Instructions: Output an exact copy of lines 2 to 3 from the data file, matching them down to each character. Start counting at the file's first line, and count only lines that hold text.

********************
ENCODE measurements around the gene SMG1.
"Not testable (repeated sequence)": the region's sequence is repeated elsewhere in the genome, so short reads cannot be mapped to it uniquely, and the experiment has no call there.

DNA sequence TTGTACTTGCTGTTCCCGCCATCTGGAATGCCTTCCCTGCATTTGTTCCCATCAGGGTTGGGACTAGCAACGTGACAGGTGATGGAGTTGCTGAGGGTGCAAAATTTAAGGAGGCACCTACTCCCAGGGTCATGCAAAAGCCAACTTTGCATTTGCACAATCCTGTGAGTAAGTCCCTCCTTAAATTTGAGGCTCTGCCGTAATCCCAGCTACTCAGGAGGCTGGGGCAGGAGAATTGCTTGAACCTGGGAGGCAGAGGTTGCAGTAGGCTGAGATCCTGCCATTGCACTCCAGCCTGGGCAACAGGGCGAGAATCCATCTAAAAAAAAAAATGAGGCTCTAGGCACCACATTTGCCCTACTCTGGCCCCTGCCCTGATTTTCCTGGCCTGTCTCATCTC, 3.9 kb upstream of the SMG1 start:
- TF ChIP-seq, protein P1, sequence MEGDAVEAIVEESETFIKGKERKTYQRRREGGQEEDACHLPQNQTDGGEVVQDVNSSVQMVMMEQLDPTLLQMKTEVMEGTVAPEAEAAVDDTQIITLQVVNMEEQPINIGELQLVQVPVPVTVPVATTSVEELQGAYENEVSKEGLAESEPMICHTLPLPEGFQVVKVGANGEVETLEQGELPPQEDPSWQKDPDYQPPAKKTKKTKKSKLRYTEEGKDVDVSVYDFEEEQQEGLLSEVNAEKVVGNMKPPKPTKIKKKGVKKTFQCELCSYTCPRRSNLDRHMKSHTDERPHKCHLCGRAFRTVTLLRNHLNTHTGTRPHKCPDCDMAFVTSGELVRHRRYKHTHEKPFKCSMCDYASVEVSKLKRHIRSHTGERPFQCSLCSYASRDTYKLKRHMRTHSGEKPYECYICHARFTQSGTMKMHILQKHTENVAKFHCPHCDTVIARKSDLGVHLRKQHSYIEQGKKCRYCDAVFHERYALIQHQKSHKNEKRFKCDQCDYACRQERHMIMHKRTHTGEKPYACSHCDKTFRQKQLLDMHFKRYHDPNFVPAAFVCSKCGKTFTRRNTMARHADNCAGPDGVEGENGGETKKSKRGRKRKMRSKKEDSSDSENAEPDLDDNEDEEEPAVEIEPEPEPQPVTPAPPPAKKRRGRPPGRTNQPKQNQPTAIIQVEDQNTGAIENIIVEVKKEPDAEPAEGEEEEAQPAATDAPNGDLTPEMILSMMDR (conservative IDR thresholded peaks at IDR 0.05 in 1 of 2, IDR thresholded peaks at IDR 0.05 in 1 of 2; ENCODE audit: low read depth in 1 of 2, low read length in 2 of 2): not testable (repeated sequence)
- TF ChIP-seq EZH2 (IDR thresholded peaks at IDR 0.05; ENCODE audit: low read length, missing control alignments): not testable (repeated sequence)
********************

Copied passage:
"Not testable (repeated sequence)": the region's sequence is repeated elsewhere in the genome, so short reads cannot be mapped to it uniquely, and the experiment has no call there.

DNA sequence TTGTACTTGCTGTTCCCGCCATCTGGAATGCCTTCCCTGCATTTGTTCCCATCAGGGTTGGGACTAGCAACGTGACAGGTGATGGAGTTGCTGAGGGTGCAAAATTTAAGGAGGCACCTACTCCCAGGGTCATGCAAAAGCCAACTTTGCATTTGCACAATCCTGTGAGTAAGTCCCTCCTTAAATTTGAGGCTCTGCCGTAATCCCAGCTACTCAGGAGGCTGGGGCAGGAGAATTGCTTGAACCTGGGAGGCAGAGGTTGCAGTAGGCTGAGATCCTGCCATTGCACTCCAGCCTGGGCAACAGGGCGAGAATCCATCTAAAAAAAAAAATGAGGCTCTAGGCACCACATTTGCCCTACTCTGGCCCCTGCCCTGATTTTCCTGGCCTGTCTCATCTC, 3.9 kb upstream of the SMG1 start: